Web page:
Conditioned Response

Most people have heard about the experiment in conditioned response carried out by the Russian physiologist Ivan Petrovich Pavlov (1849-1936):

While feeding his dogs he rang a small bell.  After some time the dogs started producing saliva at the sound of the bell alone (in his novel Brave New World Aldous Huxley described a similar training which may take many courses).

Now the same method of conditioning has been tried in a Danish company, only this time the object was co-operation:

At a seminar that emphasized the importance of working together in teams where the individual worker is inspired by co-workers, co-operation was exemplified by a small jazz band playing together.  The collectively produced rhythmic quality of "swing" was pointed to as the result of co-operation.

All through the seminar the same record was played,
Duke Ellington's "It Don't Mean A Thing If It Ain't Got That Swing."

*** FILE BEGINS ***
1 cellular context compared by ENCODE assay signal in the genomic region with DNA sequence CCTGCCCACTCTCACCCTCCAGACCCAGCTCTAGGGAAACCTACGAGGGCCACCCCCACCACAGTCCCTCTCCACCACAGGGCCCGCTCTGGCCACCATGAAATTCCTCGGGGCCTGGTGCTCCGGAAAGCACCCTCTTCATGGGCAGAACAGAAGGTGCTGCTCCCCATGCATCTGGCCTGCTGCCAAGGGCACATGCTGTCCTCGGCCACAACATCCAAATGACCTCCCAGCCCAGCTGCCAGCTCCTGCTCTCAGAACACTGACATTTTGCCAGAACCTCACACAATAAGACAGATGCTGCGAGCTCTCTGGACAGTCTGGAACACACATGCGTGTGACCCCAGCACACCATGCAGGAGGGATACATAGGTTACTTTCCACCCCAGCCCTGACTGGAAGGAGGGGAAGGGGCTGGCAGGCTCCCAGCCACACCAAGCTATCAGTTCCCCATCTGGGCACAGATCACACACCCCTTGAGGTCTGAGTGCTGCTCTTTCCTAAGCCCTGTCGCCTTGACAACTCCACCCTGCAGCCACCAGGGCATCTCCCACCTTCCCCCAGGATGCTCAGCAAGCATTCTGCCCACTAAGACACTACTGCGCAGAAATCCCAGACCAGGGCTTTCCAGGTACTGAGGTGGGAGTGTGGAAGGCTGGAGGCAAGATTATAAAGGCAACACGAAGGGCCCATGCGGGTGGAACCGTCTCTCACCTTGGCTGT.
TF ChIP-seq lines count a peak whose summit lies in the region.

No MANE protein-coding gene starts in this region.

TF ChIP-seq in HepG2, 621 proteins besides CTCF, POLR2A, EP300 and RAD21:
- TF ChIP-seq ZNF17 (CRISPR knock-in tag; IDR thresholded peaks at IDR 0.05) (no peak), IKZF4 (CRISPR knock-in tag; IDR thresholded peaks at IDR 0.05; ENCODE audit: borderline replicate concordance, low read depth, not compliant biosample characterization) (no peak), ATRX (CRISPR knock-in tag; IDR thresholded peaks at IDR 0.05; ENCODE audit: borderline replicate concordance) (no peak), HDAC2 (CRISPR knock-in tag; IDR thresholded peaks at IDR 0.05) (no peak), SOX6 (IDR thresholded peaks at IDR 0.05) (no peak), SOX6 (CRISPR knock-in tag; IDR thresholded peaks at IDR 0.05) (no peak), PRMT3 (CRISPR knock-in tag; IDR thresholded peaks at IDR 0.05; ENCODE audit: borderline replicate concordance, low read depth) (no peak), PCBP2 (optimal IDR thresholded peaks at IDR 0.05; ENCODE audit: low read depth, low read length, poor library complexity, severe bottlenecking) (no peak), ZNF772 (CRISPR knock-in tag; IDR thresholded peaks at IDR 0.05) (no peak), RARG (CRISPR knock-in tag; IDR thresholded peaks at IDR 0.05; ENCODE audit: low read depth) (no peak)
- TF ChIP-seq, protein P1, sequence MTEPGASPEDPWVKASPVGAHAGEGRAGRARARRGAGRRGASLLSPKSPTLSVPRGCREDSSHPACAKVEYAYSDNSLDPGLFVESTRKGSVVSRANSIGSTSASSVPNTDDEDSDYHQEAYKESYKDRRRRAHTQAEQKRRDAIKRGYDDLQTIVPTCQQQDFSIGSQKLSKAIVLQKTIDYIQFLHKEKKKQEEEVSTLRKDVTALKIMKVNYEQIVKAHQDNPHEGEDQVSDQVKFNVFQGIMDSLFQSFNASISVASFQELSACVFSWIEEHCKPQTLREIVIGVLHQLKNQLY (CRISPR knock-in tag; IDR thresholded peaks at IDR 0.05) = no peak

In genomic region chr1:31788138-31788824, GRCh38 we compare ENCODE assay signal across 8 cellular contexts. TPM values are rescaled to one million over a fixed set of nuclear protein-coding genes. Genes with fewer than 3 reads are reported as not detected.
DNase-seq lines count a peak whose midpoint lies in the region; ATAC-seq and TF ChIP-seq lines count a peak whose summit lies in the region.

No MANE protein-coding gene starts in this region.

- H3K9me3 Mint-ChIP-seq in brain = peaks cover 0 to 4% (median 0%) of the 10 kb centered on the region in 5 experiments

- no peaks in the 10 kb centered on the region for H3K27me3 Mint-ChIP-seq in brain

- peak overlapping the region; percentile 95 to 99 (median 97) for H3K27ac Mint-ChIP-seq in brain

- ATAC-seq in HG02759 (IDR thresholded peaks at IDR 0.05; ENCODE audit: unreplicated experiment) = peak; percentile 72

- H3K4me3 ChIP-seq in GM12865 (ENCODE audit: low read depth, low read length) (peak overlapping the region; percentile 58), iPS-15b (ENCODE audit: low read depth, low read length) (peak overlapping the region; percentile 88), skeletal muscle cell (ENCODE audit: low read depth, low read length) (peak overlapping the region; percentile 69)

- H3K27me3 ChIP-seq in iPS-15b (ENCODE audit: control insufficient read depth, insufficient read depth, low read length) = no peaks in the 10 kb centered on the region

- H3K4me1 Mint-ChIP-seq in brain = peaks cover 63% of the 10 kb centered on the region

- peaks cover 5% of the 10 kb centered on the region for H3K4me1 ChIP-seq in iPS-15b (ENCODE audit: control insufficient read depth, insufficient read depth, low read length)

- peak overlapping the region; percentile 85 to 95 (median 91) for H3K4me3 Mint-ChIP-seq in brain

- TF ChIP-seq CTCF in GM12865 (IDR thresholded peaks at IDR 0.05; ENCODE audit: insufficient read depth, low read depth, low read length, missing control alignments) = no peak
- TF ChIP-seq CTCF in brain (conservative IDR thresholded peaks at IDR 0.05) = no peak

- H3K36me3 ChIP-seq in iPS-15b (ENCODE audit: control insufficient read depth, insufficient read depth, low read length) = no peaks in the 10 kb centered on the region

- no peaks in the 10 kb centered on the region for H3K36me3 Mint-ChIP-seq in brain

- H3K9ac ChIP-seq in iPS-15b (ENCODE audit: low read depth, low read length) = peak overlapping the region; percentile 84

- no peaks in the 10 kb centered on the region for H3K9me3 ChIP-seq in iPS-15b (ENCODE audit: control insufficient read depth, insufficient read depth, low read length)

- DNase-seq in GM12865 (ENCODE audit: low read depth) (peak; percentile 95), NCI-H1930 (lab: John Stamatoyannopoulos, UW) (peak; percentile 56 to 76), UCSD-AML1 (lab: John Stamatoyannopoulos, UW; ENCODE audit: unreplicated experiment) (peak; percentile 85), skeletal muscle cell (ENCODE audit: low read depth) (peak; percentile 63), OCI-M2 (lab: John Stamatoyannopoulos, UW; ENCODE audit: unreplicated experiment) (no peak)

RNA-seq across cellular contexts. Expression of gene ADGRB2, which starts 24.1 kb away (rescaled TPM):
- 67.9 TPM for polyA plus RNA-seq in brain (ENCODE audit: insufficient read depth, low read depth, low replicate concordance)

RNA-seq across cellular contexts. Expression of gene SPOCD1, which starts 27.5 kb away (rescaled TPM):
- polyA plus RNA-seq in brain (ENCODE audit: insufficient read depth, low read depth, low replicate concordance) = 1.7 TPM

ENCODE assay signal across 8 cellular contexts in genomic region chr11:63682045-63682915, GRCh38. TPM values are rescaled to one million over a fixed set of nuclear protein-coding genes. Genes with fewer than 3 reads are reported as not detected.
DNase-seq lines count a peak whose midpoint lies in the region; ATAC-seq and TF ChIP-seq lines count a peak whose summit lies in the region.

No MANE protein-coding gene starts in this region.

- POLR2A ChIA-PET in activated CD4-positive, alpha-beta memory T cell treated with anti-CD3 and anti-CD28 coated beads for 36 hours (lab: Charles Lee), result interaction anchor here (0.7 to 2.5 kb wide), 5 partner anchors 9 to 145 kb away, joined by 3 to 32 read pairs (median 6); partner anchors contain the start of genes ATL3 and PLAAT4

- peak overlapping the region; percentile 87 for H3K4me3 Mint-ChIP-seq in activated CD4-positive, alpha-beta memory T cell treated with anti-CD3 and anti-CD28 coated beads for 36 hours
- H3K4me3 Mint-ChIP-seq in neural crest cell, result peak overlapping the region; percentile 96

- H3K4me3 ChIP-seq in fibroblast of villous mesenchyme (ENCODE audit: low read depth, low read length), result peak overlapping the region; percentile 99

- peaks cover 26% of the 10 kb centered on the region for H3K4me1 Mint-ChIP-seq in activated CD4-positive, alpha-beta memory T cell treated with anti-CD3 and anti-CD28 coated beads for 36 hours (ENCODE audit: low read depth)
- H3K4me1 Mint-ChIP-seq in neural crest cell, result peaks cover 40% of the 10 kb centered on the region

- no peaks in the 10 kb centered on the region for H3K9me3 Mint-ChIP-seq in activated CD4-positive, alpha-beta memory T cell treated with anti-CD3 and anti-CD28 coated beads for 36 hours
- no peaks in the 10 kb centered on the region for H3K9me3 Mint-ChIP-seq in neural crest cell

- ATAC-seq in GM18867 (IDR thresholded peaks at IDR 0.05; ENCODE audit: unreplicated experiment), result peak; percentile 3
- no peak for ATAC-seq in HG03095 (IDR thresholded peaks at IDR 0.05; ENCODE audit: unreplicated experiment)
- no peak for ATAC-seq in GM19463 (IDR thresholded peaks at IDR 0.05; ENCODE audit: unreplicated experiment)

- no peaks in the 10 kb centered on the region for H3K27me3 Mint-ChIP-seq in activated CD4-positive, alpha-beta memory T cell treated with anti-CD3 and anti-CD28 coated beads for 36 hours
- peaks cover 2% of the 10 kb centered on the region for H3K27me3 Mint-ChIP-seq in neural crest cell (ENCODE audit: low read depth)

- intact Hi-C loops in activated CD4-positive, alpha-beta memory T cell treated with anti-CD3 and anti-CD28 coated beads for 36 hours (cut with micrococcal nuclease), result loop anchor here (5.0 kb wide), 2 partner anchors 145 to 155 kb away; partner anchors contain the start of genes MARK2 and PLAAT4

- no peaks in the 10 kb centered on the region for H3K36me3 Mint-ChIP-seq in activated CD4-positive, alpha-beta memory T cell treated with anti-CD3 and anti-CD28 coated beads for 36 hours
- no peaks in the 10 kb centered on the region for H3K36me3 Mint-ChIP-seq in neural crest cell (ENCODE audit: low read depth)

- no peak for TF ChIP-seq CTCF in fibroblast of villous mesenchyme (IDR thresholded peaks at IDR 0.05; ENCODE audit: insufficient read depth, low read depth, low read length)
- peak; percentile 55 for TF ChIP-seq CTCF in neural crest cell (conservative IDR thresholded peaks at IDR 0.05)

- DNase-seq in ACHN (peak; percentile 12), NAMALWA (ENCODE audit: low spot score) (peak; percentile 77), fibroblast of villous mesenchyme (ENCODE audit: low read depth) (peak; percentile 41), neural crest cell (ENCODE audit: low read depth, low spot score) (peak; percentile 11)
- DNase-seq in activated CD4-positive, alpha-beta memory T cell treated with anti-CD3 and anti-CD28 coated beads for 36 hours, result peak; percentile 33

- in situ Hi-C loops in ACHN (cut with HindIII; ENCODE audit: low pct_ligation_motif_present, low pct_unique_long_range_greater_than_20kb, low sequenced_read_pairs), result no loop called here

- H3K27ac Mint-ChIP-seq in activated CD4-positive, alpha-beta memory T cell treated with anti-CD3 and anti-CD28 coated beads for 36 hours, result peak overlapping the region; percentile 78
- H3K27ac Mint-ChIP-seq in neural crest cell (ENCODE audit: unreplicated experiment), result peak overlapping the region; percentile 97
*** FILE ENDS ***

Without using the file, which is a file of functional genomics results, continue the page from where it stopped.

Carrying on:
Now, the interesting thing about the seminar is that it also served as a conditioning of the people involved.  By associating the music with the good feeling they had when working together at the seminar, the workers were being conditioned and to such an extent that upon hearing the music today they are reminded of the good effects of co-operarion and start consulting each other.  So they said in an interview on Danish radio.

The funny thing is that it really works - Pavlov was right (as if anybody ever doubted him); the scary thing is that God knows in how many other ways we are being conditioned to a certain response?

October 2000
Erik Moldrup